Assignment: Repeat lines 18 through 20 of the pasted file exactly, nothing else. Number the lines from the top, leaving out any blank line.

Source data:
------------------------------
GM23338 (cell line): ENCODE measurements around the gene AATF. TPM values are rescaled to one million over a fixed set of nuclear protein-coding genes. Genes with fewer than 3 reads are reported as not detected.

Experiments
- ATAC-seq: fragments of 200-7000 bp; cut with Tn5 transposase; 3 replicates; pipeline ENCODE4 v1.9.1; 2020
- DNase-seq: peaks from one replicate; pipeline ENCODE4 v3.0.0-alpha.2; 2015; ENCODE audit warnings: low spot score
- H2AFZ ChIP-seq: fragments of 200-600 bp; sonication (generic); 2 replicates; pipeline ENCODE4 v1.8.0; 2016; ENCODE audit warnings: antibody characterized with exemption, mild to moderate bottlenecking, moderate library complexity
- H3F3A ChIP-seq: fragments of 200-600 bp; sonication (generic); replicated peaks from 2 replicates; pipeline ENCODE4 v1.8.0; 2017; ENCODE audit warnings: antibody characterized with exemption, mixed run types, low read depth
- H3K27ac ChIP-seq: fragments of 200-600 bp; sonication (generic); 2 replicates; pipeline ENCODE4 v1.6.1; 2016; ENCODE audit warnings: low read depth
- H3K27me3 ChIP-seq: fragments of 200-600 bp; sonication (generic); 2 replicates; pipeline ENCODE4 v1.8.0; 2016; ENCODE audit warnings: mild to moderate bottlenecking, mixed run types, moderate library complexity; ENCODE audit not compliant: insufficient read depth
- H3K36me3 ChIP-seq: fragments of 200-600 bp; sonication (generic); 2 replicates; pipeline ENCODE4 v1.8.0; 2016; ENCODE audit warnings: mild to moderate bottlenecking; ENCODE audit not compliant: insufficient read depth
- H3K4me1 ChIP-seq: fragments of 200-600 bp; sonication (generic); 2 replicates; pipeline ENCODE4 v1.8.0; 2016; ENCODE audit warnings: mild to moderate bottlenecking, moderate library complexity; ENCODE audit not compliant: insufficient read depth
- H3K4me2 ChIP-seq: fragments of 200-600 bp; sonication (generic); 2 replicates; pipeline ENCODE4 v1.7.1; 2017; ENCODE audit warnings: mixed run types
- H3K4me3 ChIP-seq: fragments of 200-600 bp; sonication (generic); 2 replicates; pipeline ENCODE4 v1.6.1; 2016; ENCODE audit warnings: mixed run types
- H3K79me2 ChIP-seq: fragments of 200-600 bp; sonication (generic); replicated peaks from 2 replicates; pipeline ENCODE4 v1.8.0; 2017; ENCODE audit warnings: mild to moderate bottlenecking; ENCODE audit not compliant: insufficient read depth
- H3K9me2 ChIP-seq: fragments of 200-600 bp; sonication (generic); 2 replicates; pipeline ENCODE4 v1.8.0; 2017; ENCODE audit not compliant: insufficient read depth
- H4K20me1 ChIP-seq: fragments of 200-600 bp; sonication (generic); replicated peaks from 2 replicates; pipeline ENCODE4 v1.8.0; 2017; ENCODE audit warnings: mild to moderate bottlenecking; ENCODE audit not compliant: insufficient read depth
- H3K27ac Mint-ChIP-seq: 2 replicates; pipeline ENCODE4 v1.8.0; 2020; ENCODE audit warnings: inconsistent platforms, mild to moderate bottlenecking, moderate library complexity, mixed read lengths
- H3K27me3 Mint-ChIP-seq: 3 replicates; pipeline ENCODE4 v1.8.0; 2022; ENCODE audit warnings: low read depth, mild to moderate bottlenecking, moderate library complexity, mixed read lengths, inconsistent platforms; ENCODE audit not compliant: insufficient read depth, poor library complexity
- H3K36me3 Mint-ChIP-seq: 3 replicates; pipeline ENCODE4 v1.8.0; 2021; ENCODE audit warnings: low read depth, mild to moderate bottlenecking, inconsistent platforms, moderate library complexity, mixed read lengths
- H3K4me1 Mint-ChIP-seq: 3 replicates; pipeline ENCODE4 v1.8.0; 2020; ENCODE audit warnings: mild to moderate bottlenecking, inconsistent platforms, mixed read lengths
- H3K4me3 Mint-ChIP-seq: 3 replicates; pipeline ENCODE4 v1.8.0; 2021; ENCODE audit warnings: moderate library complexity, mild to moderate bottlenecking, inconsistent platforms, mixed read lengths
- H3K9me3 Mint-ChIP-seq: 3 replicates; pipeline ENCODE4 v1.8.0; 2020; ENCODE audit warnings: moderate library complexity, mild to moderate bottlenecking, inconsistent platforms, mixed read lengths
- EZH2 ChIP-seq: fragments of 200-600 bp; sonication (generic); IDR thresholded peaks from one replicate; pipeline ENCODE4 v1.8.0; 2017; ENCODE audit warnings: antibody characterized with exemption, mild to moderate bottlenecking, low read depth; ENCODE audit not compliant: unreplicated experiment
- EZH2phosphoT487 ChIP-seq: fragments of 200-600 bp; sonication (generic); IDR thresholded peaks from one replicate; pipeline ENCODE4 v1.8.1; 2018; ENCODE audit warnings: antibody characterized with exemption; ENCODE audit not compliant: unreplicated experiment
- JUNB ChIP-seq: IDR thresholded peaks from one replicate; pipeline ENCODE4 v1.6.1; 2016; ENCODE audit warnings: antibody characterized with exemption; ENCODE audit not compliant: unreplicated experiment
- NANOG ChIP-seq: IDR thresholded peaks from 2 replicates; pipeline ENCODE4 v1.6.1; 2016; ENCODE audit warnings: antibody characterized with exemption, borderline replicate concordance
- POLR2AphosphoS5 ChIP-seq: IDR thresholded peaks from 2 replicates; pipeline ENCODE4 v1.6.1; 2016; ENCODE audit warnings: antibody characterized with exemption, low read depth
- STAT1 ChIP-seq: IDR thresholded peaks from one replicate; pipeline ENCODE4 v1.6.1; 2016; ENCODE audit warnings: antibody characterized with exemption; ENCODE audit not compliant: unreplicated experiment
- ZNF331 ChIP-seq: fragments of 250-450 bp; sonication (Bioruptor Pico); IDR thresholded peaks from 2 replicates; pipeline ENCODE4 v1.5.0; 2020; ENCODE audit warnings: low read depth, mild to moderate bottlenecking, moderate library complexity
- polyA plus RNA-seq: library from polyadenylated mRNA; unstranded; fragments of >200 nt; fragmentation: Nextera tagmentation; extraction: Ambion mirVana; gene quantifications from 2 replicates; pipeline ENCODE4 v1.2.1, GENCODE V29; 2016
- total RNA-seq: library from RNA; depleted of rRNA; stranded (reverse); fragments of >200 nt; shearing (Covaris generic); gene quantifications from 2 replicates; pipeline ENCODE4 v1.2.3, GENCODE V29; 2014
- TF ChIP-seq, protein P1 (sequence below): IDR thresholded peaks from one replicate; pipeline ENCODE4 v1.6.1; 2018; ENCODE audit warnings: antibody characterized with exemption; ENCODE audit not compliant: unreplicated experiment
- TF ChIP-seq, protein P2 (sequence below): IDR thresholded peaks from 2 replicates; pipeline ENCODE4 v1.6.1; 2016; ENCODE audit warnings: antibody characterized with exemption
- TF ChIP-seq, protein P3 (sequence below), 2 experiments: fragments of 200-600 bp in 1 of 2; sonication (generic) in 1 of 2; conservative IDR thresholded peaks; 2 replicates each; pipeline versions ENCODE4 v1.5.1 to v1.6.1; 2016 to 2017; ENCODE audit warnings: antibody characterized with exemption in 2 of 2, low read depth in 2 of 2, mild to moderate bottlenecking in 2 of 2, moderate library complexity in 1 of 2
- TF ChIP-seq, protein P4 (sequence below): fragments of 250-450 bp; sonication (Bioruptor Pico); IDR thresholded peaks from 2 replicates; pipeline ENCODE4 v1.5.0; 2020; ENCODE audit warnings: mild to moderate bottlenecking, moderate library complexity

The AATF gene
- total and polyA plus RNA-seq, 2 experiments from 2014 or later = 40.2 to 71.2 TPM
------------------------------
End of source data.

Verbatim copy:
- H3K36me3 Mint-ChIP-seq: 3 replicates; pipeline ENCODE4 v1.8.0; 2021; ENCODE audit warnings: low read depth, mild to moderate bottlenecking, inconsistent platforms, moderate library complexity, mixed read lengths
- H3K4me1 Mint-ChIP-seq: 3 replicates; pipeline ENCODE4 v1.8.0; 2020; ENCODE audit warnings: mild to moderate bottlenecking, inconsistent platforms, mixed read lengths
- H3K4me3 Mint-ChIP-seq: 3 replicates; pipeline ENCODE4 v1.8.0; 2021; ENCODE audit warnings: moderate library complexity, mild to moderate bottlenecking, inconsistent platforms, mixed read lengths